Robert Gaboury, formerly of Gemme Audio, has started a new speaker company called Arteluthe. Their entry-level speaker is the Satie, a two-way, fully active, DSP-based design that is said to be “ruler flat” and “phase coherent” from 30Hz to 20kHz. The Satie takes an incoming analog signal and converts it to digital, and then the DSP engine handles the crossover manipulation before converting the signal back to analog, where it’s handed off to the two internal amplifiers, each capable of delivering up to 350W into 8 ohms. Whereas Gemme’s products were made in China, Arteluthe’s . . .
. . . are made entirely in Montreal, Quebec, a fact that surprised us. We were particularly impressed with the quality of construction and the finish work. According to Robert, the cabinet walls are HDF over maple plywood (making the walls anywhere from 1.5” to 2” thick, depending where it is), and inside there is a 2m-long folded horn to augment the low bass. The Satie is priced at $8000 per pair. Artelhuthe has two larger loudspeakers as well: the top-of-the-line Kantate, priced at $16,000 per pair, and the middle-of-the-line Alegria, which is priced at $12,000 per pair.
Mok and Martensen Sound Distribution is a Canadian distributor of numerous brands, including Advance Acoustic of France. MMSD showed a prototype of Advance’s new X-i160 integrated amplifier-DAC, a feature-rich, low-cost component that is said to deliver 60Wpc into 8 ohms. The X-i160’s . . .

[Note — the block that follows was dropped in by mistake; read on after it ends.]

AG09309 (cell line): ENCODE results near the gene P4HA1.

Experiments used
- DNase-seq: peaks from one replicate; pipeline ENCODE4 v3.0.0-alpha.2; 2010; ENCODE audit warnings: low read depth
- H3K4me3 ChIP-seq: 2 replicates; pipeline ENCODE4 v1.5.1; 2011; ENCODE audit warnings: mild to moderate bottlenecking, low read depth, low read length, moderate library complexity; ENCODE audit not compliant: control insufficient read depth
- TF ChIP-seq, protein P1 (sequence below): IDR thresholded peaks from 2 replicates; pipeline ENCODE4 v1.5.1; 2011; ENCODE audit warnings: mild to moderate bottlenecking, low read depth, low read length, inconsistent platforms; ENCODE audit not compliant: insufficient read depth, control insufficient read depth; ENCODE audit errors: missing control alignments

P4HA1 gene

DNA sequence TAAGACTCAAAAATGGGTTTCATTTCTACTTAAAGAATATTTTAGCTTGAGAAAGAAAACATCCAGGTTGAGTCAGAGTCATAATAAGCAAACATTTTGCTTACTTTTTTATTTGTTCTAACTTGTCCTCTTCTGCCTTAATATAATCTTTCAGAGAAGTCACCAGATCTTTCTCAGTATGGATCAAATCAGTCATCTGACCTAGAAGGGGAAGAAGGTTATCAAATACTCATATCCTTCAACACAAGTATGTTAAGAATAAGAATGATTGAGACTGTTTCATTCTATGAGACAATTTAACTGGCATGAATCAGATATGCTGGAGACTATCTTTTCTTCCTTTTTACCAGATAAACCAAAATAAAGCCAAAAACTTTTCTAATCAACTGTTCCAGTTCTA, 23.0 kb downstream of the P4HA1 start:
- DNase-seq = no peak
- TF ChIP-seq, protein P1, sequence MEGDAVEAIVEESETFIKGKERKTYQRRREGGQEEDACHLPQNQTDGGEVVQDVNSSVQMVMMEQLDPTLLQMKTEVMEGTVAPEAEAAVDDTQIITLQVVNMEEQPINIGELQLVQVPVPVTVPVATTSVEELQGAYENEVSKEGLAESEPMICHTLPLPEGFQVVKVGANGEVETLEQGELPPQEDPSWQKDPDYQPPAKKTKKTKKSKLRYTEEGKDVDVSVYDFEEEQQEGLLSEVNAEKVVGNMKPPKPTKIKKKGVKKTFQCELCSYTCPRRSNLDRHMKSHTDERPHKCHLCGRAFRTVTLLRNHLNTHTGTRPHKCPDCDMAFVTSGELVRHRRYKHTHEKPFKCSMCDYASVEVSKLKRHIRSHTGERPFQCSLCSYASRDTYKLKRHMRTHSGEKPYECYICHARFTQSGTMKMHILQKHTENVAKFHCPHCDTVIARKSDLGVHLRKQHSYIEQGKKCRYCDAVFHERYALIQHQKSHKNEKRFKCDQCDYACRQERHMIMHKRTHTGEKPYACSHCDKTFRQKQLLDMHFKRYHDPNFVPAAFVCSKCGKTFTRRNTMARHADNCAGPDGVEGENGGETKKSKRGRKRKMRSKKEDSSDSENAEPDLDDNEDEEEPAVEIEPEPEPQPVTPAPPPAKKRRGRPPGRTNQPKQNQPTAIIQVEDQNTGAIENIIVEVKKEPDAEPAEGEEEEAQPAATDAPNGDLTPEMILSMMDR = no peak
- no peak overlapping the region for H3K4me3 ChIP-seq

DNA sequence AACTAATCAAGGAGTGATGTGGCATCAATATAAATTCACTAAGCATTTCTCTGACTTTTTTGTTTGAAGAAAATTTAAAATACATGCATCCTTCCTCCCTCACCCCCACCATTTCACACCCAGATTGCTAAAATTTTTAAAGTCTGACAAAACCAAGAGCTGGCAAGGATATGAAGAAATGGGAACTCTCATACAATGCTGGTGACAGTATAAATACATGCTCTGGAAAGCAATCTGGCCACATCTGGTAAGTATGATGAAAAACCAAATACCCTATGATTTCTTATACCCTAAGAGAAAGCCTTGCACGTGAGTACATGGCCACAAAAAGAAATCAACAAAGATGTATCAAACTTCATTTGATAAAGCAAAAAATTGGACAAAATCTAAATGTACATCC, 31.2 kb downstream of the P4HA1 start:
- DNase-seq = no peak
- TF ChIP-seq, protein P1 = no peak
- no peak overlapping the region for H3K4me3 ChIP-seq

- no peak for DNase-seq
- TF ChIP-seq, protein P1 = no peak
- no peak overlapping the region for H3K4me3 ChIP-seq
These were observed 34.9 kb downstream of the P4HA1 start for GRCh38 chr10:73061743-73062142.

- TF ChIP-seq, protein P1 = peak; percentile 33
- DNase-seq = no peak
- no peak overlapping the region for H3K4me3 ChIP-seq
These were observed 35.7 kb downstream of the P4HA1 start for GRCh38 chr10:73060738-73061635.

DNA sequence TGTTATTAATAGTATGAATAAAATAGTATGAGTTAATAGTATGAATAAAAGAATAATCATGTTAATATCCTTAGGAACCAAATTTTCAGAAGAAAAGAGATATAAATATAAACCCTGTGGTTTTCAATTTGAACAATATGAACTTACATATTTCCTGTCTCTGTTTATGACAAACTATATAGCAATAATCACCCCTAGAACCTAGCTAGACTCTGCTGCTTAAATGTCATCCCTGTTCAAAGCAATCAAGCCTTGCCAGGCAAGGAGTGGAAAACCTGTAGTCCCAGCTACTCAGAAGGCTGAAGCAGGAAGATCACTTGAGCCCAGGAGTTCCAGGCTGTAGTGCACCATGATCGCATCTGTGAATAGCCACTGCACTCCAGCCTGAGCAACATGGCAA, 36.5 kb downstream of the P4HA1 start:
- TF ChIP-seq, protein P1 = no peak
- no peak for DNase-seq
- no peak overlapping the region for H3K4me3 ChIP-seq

. . . rear panel has a wealth of connectors, including four digital inputs (USB, TosLink, and two RCA-based coax) for its DAC. What’s more, the X-i60 even has an onboard phono stage! Although the X-i60 shown was a prototype and pricing hasn’t been firmly established yet, MMSD reps said that they expect it to be priced at about $700 in Canada. A review of this in our GoodSound! site would be a good idea.
The Mok and Martensen firm also distributes products from Aurum, a well-established German audio company. MMSD used Salon Son & Image 2013 to showcase the Aurum Titan VIII loudspeaker, the eighth iteration of the model. The Titan VIII is a three-way design using two 10” woofers, a 7” midrange, and a ribbon tweeter. The finish work on the show samples looked spectacular, and the parts quality appeared high. It’s even possible to see . . .
. . . the Titan VIII’s crossover through the window on its backside. The price for the Aurum Titan VIII starts at $26,000 per pair, and goes up from there depending on the finish. The Titan VIII is backed by a ten-year warranty, which is two times longer than what most companies offer.
When one of Mok and Martensen’s reps said that Quadral’s new series of electronics are “hand made” in Germany, we asked what that meant exactly. According to them, no robotic assembly lines, only skilled workers with tools at the company’s factory in Hanover. So the products have a real personal touch. On the left and right are the A3 and A5 integrated amplifiers, rated to deliver 100Wpc and 150Wpc into 8 ohms, respectively. The A3 is $3100 and the A5 is $4300. Between them is the C3 CD player, priced at $2500. The three products are not only made by hand, but they can also be . . .